The Court of Appeal today granted applications from the Attorney General to hear an appeal and stay of execution against the Supreme Court's 28 June ruling that parliament must sit by 4pm Monday, 5 July.
The Supreme Court judged that a breach of its ruling would compel the court to revisit FAST's ad hoc swearing-in on 24 May, and find in the newcomer party's favour.
This so-called 'tent swearing-in' ceremony was held on the lawn outside parliament, after Samoa's former Speaker of Parliament Leaupepe Toleafoa Fa'afisi, a member of the caretaker HRPP government, prevented FAST party MPs-elect from entering parliament.
It followed the Supreme Court on the previous day calling for Parliament to sit the next day to meet a constitutional requirement that parliament convene and MPs be sworn in within 45 days of an election.
Yesterday, the Supreme Court ruled the matter would be referred to the Court of Appeal for a full and final determination.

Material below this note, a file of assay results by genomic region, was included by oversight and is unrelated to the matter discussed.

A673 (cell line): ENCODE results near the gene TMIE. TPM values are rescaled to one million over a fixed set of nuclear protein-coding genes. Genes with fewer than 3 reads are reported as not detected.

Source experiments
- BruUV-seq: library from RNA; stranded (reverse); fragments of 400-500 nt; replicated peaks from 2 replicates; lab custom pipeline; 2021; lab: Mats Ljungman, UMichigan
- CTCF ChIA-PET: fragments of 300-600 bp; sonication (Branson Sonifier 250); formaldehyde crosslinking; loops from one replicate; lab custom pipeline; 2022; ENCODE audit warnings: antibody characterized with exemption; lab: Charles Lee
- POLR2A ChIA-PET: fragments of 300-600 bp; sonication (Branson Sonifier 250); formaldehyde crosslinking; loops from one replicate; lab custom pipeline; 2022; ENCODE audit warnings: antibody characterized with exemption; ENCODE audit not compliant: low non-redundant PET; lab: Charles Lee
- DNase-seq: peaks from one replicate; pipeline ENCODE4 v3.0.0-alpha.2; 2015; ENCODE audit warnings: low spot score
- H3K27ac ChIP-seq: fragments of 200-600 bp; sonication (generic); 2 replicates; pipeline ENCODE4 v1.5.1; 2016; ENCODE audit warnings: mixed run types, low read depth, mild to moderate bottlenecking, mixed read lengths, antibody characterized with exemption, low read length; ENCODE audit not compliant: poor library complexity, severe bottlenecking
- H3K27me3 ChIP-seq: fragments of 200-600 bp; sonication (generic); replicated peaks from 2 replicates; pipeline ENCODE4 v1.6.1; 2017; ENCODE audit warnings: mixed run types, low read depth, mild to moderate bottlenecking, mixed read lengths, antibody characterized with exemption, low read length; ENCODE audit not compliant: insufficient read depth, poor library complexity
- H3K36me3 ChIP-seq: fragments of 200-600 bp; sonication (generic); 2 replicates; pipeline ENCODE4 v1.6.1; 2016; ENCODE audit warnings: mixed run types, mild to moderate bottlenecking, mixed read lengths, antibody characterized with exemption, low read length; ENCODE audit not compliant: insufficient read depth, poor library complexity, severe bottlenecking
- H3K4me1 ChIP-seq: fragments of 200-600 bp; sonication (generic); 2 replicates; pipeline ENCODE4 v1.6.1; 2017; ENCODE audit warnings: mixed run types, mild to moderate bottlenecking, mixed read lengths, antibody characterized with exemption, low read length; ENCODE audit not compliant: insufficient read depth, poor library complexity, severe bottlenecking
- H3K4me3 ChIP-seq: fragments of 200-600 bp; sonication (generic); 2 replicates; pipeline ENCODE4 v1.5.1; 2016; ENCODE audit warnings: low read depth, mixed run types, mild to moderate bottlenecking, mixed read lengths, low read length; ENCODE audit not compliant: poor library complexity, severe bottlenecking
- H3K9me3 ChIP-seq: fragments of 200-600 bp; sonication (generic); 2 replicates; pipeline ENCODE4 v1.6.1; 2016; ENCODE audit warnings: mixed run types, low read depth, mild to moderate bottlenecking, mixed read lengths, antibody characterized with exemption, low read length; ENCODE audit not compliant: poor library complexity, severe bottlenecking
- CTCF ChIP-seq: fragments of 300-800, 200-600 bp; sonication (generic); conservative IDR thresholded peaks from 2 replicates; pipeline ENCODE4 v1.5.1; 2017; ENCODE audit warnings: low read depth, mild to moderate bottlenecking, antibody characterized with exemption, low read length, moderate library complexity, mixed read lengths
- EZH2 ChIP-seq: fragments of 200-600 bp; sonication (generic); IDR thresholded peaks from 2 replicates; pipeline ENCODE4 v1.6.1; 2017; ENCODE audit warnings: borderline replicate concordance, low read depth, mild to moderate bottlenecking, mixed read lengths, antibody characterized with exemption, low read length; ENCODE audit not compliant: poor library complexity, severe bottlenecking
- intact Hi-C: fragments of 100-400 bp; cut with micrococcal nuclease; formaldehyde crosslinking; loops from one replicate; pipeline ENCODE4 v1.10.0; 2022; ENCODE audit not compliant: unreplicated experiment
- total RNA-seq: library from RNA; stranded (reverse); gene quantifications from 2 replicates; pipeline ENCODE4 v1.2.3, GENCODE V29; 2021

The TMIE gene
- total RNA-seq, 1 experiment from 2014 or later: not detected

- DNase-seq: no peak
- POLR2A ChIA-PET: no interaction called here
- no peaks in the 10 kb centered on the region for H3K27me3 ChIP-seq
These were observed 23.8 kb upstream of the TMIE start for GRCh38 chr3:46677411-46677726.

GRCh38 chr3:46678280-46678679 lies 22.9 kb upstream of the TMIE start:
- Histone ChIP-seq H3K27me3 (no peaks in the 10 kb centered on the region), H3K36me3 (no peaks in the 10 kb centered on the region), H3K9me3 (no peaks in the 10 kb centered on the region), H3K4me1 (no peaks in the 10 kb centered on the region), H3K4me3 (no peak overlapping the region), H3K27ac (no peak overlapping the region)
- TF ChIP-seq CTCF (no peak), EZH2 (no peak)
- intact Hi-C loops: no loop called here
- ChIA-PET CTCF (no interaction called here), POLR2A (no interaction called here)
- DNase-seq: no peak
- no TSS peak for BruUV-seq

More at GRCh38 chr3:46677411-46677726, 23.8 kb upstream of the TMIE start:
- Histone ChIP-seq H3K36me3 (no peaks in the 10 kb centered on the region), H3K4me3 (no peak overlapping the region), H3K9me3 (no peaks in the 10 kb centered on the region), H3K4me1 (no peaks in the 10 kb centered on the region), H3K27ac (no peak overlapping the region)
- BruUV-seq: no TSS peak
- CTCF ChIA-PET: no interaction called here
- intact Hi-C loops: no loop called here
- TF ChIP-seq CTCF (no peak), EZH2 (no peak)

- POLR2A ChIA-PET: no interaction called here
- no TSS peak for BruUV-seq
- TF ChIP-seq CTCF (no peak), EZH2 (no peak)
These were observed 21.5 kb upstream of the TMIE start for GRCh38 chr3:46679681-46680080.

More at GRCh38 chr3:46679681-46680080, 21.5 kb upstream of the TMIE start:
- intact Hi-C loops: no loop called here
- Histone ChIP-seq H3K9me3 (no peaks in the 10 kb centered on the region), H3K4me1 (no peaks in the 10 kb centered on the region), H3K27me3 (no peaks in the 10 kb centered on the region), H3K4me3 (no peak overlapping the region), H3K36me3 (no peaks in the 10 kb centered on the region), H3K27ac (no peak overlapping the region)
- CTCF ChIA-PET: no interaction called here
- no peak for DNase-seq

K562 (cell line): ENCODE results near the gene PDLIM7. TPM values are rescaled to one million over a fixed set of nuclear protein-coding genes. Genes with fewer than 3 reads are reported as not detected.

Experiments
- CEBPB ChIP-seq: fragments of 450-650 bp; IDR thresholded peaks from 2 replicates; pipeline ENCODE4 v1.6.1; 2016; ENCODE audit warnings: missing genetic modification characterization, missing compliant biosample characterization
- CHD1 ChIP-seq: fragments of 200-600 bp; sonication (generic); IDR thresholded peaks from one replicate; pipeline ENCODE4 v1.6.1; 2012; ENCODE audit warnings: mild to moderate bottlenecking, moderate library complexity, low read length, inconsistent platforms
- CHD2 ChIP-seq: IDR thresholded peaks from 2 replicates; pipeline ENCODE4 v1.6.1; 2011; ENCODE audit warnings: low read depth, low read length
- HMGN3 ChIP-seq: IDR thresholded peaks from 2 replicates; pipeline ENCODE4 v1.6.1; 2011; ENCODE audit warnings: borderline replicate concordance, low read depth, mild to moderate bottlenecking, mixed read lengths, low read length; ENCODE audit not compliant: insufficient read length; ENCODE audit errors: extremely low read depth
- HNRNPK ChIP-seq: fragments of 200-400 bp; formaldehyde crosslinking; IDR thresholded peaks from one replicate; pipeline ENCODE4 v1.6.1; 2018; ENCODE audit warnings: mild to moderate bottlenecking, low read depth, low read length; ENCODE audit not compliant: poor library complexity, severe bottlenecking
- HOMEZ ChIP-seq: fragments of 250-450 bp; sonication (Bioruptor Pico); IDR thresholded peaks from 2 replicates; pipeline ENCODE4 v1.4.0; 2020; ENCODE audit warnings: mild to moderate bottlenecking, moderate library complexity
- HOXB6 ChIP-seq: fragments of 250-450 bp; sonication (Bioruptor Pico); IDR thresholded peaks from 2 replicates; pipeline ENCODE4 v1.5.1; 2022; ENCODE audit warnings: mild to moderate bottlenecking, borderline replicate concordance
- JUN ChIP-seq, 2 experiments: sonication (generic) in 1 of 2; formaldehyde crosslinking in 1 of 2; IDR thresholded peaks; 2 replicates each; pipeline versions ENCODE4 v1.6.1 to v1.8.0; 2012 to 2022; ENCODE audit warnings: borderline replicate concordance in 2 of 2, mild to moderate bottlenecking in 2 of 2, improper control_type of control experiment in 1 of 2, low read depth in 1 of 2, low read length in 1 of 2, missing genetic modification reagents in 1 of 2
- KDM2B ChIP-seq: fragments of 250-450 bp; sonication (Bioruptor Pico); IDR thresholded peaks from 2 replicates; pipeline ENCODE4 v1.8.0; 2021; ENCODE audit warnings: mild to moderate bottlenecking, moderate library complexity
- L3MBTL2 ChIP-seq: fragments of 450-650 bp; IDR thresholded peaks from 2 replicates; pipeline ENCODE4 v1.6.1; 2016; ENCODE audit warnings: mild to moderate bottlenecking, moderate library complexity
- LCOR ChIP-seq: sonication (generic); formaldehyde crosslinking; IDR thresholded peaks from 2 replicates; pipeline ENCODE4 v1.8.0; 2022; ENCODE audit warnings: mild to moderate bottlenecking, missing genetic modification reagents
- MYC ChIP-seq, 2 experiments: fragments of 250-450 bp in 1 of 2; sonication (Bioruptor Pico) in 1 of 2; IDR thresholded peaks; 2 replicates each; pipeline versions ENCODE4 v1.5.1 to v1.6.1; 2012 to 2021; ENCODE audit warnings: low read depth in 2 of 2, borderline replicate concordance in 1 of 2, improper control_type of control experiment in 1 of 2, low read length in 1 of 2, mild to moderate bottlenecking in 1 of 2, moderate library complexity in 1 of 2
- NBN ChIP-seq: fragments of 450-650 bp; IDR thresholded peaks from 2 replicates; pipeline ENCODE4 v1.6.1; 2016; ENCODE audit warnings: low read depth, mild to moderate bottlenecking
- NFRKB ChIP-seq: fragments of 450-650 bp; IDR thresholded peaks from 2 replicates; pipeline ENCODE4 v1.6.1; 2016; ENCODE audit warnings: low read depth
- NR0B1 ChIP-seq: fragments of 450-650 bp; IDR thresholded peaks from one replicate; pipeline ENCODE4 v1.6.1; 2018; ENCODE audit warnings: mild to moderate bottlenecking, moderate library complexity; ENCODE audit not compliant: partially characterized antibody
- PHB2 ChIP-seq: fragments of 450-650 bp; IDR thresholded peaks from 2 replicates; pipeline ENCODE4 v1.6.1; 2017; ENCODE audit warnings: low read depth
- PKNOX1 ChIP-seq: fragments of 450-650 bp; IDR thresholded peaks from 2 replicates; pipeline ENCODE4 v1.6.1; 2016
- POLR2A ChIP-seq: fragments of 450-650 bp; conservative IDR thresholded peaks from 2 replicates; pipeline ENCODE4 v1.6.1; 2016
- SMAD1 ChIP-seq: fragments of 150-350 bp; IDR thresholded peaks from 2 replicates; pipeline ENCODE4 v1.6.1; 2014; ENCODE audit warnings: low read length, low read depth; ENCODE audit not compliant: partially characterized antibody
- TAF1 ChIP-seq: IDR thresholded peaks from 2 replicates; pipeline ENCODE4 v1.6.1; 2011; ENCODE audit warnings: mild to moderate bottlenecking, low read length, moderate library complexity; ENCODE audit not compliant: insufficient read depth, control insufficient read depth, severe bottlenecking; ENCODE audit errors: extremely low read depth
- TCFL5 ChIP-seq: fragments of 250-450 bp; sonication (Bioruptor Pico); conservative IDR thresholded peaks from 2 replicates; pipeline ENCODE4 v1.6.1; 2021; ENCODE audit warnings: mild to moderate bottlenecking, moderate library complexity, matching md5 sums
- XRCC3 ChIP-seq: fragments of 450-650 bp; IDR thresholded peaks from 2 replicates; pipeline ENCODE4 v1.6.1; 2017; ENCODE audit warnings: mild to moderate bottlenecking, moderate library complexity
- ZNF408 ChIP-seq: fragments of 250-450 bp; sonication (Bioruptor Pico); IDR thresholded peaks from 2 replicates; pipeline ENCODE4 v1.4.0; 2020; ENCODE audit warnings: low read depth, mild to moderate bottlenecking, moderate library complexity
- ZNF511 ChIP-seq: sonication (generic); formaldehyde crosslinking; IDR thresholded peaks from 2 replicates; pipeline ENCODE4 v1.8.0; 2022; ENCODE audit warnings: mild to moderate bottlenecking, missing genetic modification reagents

The Court of Appeal has today determined that the matters will be heard next Friday the 16th of July.
The Chief Justice, Satiu Simativa Perese, will preside with two women judges, Mata Tuatagaloa and Tafaoimalo Leilani Tuala Warren.
Supreme Court's decision to refer to appellate court
In its ruling on Thursday, the Supreme Court again reiterated its regret that article 52 of the constitution had not been met and that the parliament had not been convened within its 45 day requirement following an election.
The court found that article 52 "does not give the Head of State the power to avoid or disavow" the summoning of parliament no later than 45 days after a General Election.
It concluded the Head of State exceeded his constitutional powers in an edict on 22 May cancelling the convening of parliament on the 24th of May which he had called on the 20th.
The court reaffirmed "It is beyond time to give full force and effect to the Head of State's Proclamation of 20 May 2021 convening the 17th Parliament of Samoa".
The ruling expressed severe concern that 90 days had passed since the General Election without parliament being convened, twice the time mandated in the Constitution. It said this cast doubts over the legitimacy of the caretaker HRPP government.
The court noted that time was of the essence and that any appeals against a Supreme Court ruling would further delay the sitting of parliament.
It therefore determined the Court of Appeal would hear and finally determine the matter.
This will be done on Friday next week.